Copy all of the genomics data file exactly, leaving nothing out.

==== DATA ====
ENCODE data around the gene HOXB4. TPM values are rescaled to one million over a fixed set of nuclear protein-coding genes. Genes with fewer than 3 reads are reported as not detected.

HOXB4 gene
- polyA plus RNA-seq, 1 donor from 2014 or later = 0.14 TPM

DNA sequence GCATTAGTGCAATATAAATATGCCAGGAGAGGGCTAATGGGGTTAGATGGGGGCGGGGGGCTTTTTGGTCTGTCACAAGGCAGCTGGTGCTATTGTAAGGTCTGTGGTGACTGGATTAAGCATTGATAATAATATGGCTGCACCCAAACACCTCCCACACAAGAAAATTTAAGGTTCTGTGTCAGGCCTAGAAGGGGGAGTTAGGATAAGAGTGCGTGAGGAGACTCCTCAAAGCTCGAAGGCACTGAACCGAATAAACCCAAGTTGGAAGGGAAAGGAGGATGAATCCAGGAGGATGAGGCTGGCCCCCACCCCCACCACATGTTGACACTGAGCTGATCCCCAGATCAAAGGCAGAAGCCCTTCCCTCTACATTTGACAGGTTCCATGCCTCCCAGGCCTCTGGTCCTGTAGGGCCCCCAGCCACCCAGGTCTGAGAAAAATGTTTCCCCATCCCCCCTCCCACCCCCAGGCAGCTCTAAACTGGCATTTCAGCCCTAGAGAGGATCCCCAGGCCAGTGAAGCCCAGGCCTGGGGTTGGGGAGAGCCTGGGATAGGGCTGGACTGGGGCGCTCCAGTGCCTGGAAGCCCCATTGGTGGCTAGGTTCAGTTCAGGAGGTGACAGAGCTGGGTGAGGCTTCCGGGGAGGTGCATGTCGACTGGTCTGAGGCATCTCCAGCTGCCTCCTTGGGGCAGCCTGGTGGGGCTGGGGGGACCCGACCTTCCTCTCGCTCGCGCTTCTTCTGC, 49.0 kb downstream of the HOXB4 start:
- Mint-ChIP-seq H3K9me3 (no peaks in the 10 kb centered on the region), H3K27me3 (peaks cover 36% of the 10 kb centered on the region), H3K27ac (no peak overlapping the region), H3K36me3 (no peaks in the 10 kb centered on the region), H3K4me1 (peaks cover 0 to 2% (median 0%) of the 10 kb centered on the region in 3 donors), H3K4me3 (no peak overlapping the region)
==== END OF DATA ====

ENCODE data around the gene HOXB4. TPM values are rescaled to one million over a fixed set of nuclear protein-coding genes. Genes with fewer than 3 reads are reported as not detected.

HOXB4 gene
- polyA plus RNA-seq, 1 donor from 2014 or later = 0.14 TPM

DNA sequence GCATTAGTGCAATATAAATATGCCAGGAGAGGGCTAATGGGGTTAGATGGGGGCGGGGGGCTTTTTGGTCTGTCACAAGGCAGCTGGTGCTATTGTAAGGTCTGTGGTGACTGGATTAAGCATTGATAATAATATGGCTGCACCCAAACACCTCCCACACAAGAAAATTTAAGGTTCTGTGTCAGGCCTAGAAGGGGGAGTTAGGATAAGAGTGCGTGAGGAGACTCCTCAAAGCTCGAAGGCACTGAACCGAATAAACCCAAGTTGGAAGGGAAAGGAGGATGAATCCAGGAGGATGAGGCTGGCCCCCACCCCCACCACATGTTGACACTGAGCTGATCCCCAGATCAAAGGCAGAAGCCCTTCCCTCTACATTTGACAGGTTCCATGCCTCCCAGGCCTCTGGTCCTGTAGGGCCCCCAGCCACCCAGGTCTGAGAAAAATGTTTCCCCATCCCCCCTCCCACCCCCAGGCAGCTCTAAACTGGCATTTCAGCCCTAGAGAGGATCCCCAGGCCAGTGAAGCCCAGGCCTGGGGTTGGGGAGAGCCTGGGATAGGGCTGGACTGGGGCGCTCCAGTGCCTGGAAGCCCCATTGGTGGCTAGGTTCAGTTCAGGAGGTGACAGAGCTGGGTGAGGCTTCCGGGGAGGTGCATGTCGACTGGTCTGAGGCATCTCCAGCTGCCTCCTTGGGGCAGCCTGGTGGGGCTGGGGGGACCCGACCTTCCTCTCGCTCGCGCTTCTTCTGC, 49.0 kb downstream of the HOXB4 start:
- Mint-ChIP-seq H3K9me3 (no peaks in the 10 kb centered on the region), H3K27me3 (peaks cover 36% of the 10 kb centered on the region), H3K27ac (no peak overlapping the region), H3K36me3 (no peaks in the 10 kb centered on the region), H3K4me1 (peaks cover 0 to 2% (median 0%) of the 10 kb centered on the region in 3 donors), H3K4me3 (no peak overlapping the region)